In today’s educational environment, K-12 schools that consider sustainability as a forward-thinking approach to integrating ecological responsibility, wellness, inclusivity, and equity most often see long-term benefits to learning. This blog seeks to explore those opportunities while offering practical advice for implementing a sustainability strategy to aid in effective learning. Let’s take a closer look.

Designing for a Healthy Environment

With K-12 design, we often consider overall health and wellness as part of the overarching strategy. This means designing to reduce the negative impact of your facility on the climate and biosphere. It means reducing energy and nonrenewable material use, as well as not using materials and construction methods that are harmful to our ecosystems.

Ways a design team helps are implementing mechanical designs that reduce energy use. This could include geothermal systems or heat recovery units, using high-efficiency lighting fixtures with occupancy sensors, reducing water use with low-flow fixtures, and installing flooring and ceiling materials that are manufactured with recycled material and without volatile organic compounds or ingredients and that are recyclable.

We study the building envelope to know that you are not losing heat or cooling through windows and walls, and that your horizontal surfaces, including roofs and paved areas, are not holding onto heat that increases cooling requirements that lead to higher energy use and costs. We can create infrastructure that supports greener transportation such as EV charging stations and bicycle racks. In planning, we can design for flexibility by using more furnishings and less built-ins, so that spaces can change with the pedagogy and technology.

A big part of this project goal is fostering students’ environmental conscientiousness. By providing them with educational spaces that enhance a connection to nature, healthier and more sustainable lifestyles are encouraged. Integrating working gardens and digital dashboards that track energy and water use in the facilities are a couple of ways to start. Working with a licensed architect who specializes in sustainability practice, K-12 leaders can follow the LEED rating system from the United States Green Building Council as a guide when designing for environmental health.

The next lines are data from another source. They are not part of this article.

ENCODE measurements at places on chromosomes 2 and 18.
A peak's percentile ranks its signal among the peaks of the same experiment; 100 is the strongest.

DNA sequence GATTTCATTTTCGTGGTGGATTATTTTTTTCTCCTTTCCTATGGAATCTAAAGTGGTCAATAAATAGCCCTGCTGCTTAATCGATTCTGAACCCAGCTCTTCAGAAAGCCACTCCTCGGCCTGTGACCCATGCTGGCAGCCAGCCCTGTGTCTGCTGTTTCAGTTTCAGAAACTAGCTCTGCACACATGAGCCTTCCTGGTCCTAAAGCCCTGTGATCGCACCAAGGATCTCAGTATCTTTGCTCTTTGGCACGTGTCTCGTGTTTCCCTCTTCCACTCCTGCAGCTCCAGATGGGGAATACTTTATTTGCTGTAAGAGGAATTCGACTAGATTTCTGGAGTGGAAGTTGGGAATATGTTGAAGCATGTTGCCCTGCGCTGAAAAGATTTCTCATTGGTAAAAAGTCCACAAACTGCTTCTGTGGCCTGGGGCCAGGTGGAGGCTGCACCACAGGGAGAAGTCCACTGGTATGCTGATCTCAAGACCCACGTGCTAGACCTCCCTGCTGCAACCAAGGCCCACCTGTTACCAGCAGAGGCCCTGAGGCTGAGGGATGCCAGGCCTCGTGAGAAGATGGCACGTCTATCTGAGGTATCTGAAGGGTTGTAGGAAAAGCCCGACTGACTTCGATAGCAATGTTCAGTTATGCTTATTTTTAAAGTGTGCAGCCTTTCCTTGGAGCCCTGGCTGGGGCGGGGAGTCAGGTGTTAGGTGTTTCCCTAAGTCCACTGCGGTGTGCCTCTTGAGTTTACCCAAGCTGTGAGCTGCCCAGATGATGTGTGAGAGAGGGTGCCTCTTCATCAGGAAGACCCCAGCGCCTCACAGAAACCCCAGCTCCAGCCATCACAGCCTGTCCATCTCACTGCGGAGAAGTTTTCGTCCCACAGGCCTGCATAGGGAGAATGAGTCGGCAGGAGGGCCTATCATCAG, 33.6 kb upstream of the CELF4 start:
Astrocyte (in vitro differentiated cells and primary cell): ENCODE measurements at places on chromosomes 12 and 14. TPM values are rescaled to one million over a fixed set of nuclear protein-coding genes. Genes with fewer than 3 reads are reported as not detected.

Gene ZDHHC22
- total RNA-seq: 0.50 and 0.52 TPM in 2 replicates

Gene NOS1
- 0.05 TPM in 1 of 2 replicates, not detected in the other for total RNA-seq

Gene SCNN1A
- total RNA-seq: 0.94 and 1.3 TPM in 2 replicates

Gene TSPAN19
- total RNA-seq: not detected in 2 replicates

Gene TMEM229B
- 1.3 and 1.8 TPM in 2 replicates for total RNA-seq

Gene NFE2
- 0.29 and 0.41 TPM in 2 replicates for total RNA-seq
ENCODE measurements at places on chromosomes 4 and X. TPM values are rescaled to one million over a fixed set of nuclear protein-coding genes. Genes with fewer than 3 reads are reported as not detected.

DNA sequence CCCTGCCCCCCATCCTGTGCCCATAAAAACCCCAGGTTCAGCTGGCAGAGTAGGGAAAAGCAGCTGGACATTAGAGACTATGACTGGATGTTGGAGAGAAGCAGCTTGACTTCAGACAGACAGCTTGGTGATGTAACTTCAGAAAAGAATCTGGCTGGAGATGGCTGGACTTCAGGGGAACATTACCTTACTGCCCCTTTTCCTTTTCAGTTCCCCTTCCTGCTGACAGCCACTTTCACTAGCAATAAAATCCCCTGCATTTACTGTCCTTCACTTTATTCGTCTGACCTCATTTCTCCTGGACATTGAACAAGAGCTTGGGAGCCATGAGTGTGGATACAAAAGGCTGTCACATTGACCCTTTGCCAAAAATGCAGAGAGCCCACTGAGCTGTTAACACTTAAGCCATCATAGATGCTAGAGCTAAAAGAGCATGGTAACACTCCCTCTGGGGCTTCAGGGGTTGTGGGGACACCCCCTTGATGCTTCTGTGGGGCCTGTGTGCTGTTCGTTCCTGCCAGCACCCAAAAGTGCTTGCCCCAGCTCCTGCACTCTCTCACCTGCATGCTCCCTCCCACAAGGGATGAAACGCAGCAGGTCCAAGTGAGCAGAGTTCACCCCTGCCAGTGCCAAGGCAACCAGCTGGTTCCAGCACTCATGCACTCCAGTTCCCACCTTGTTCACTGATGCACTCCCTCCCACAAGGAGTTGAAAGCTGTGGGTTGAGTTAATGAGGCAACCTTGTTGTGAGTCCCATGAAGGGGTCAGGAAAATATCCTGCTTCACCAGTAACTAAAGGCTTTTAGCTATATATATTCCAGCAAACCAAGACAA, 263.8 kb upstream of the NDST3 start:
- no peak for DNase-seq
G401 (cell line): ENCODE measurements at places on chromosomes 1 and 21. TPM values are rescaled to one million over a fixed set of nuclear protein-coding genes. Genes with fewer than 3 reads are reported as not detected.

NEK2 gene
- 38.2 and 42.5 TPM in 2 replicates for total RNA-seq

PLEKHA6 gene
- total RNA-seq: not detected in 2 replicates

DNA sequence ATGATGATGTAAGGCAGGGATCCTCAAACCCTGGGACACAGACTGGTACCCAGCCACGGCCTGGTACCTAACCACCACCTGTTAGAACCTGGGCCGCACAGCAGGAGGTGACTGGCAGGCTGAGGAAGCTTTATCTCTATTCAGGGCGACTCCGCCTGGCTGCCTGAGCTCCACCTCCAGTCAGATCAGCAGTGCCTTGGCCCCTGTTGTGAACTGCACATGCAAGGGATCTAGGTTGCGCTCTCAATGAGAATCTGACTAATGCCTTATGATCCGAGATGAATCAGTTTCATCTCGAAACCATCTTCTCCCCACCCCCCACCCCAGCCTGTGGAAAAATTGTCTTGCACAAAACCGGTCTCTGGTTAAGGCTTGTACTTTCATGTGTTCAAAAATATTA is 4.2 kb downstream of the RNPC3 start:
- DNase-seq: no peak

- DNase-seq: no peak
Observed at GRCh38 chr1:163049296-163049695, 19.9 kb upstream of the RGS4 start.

Designing for Healthy Humans

Sustainability goals dictate designing and planning to support the physical and mental health of students, faculty, and administration. When collaborating with our team, we can incorporate verified strategies to positively impact the comfort and success of the body and mind. This is done by specifying the materials that provide acoustic and visual comfort to an occupant and assuring they are optimally installed for comfort. This can be done by using color, and material to support comfort. Soothing colors promote calmness and mental clarity.

Lighting design is equally important to physical and mental health. Poor lighting creates strain on the body, and we select and place lighting to reduce glare and enhance visual acuity. This is also done by providing the right thermal conditions and installing enhanced filtration equipment for the highest air and water quality.

In planning, health is supported by adding more movement and gathering spaces into the body of the facility and by designing more connections with outdoor learning spaces. To track design for human health, I rely on the WELL Building Standard to measure and track.

Designing for Equity and Inclusion

It has become an imperative to enhance and promote equity for all people. Socioeconomic, gender, and physical and mental ability have all become necessary to the planning and design process. Designing for more equity means justice and access for all to better human health, to better environmental health, and to better opportunities. This can be done with spaces that are gender neutral, available, equitable. and with equal attention being paid to the unique needs of girls and boys in a facility. It can also be done by creating spaces to accommodate physical disability such as installing elevators and accessible height casework, safe entryways for the visually impaired, auditorium seating that can accommodate a range of shapes and sizes, and specialized neurodivergent learning spaces that have attention to sensory conditions. The UN sustainability goals are founded on research that overwhelmingly suggests when there is more equity and diversity, we are building a better, more sustainable future.

Project Architect Veena Reddy helps clients achieve their projects’ visions and goals while simultaneously attaining the highest level of environmental and social responsibility. With her unique blend of creative problem-solving, technical expertise, organization, and discipline, she is a leading voice in sustainable design and complex project management.

Other blogs of interest

Designing Prosperity: Transforming Iroquois High School and Paving the Way for Comprehensive, Skills-Based Training

Designing K-12 Education Spaces for Student Mental and Emotional Wellbeing | Part 1

Designing K-12 Education Spaces for Student Mental and Emotional Wellbeing | Part 2

Alspaugh: The Intersection of Comfort and Sound: How Quiet HVAC Systems and Good Acoustics Contribute to Higher Learning

Retro-commissioning: Restoring Energy Standards

Building Optimization: Saving Energy and Money